If I were to tell you that a player had averaged 25 homers a year over five full seasons in the Major Leagues, where in the batting order would you place him?
What if I were to mention that, discounting one injury-marred season, he put up a .496 SLG with a .215 ISO in that time span? “Well,” you might be thinking, “I suppose it would depend on who else was on the team.”
What if I said that, even with his recent health problems, he is the team’s most reliable power hitter? Would there be any doubt in your mind that the player in question would not be a good fit for the leadoff spot?
Apparently there was for Eric Wedge, because Grady Sizemore has been the Cleveland Indians’ de facto leadoff hitter since 2005.
Luckily, that will change in 2010. At least, according to Manny Acta, whose first act as manager was to announce that Sizemore would be moved down to the No. 2 hole.
Until this week, I wasn’t terribly excited about Acta’s hiring. It’s not that I was a big fan of Mr. Wedge, or that I was skeptical about Acta’s managerial skills—I think I speak for a lot of Indians fans when I say I wasn’t sure there would be any tangible changes in the way the clubhouse was run.
But now—brothers and sisters, I tell you, I have seen the light. Short of benching Jhonny Peralta, this announcement was probably the best possible way for Acta to get on my good side. Don’t believe me? Moving Sizemore down in the order was first on my list of suggested New Year’s resolutions for the Indians.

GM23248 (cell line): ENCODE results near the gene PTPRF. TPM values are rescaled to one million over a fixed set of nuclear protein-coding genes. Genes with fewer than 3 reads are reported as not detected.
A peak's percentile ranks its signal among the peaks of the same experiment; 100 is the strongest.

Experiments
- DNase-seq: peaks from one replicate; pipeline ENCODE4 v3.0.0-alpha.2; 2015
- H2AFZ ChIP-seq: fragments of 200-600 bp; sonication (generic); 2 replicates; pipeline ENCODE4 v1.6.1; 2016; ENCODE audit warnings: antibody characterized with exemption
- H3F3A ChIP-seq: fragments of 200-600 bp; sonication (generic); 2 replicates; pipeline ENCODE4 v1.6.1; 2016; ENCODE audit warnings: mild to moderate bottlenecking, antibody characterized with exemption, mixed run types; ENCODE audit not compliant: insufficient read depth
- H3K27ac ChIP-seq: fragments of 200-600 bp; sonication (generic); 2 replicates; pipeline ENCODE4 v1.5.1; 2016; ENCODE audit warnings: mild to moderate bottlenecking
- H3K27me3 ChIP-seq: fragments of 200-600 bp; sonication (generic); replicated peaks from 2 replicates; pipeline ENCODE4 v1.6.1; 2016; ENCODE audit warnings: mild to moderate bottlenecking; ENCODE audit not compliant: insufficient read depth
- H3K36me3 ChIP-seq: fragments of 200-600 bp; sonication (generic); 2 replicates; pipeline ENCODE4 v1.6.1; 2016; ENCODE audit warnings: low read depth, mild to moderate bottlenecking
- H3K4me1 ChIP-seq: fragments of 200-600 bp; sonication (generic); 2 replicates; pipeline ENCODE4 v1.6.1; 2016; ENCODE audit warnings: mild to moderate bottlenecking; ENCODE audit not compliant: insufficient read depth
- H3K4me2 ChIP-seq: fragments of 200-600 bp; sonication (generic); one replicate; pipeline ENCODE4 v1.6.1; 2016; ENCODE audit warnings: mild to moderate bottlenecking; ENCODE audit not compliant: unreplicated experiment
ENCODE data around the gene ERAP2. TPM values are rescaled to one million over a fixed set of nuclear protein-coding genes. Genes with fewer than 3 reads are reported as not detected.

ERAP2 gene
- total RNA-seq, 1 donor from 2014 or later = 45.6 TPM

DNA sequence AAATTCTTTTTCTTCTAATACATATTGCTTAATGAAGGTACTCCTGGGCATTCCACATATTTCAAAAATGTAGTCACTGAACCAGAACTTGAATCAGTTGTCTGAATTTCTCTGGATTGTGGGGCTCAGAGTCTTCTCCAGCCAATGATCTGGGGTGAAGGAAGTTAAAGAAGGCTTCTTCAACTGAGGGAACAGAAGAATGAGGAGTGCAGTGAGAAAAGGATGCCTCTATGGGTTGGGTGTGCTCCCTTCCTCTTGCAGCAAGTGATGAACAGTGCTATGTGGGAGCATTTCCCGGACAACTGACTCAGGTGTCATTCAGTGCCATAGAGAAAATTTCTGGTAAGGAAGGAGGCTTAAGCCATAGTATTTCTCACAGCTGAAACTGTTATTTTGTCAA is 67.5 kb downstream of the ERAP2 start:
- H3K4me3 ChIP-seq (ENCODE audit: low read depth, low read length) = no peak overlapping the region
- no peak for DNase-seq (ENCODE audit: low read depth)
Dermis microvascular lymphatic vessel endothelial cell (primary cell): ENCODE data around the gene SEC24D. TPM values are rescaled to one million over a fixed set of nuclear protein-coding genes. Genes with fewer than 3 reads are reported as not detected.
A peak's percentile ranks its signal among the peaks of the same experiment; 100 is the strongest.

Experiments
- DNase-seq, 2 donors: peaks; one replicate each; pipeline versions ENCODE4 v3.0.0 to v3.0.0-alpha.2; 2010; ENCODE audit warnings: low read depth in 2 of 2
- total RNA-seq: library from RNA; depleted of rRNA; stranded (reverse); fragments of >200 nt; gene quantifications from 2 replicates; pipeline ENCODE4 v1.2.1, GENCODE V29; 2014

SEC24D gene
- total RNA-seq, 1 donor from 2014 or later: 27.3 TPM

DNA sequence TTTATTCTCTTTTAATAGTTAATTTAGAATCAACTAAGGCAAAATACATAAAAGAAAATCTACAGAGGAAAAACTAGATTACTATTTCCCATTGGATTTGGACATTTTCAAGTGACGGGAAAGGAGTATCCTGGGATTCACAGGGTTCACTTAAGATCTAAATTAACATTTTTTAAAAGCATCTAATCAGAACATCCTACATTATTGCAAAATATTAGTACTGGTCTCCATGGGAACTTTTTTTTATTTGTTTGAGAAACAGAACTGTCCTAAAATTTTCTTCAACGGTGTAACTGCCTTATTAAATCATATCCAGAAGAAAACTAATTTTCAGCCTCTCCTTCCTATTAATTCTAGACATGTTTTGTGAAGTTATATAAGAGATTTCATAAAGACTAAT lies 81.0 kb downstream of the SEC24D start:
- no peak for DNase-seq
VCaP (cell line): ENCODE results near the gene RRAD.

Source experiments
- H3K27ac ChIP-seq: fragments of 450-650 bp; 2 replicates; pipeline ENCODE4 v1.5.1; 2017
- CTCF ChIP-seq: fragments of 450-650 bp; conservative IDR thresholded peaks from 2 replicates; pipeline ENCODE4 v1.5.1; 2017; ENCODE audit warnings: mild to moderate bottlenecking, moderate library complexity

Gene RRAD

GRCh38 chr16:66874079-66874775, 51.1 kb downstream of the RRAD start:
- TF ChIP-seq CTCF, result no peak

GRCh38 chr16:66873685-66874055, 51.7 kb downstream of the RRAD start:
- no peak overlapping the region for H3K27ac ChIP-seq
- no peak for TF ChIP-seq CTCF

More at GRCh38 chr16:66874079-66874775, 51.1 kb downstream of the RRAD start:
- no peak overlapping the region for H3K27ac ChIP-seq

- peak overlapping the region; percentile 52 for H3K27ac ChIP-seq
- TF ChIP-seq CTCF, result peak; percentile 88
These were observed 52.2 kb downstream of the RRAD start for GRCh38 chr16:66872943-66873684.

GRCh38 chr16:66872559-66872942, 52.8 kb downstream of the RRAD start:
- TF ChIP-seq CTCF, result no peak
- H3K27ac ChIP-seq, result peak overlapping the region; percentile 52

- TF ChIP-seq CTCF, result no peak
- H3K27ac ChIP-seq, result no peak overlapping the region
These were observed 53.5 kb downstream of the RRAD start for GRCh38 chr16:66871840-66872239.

Does Acta really care what some kid on the internet thinks about how he runs his team? Probably not—in fact, I hope not. But after years of whining about how the Indians have misused him, I can’t help but feel that this decision is a sign of better things to come.
Keeping Sizemore in the leadoff spot simply doesn’t make sense. His batting average has decreased steadily since 2006, from its peak at .290 to a miserable .248 last year. Sure, he walks a lot (he averaged 82 a year from 2005-08), but his lofty strikeout totals (average of 142) show that his high OBP (.372) is not the product of exceptional plate discipline.
In other words, he’s a three-true-outcomes player, in the style of Carlos Peña and Jack Cust. Tribe fans, would you want Russell Branyan hitting leadoff?
It’s a small decision—shuffling the lineup won’t lead to a playoff spot—but it’s a good one. And it shows that our new manager is willing to break with tradition in the name of progress.
We’ve seen a strong opening Acta. Let’s hope things still look good after intermission.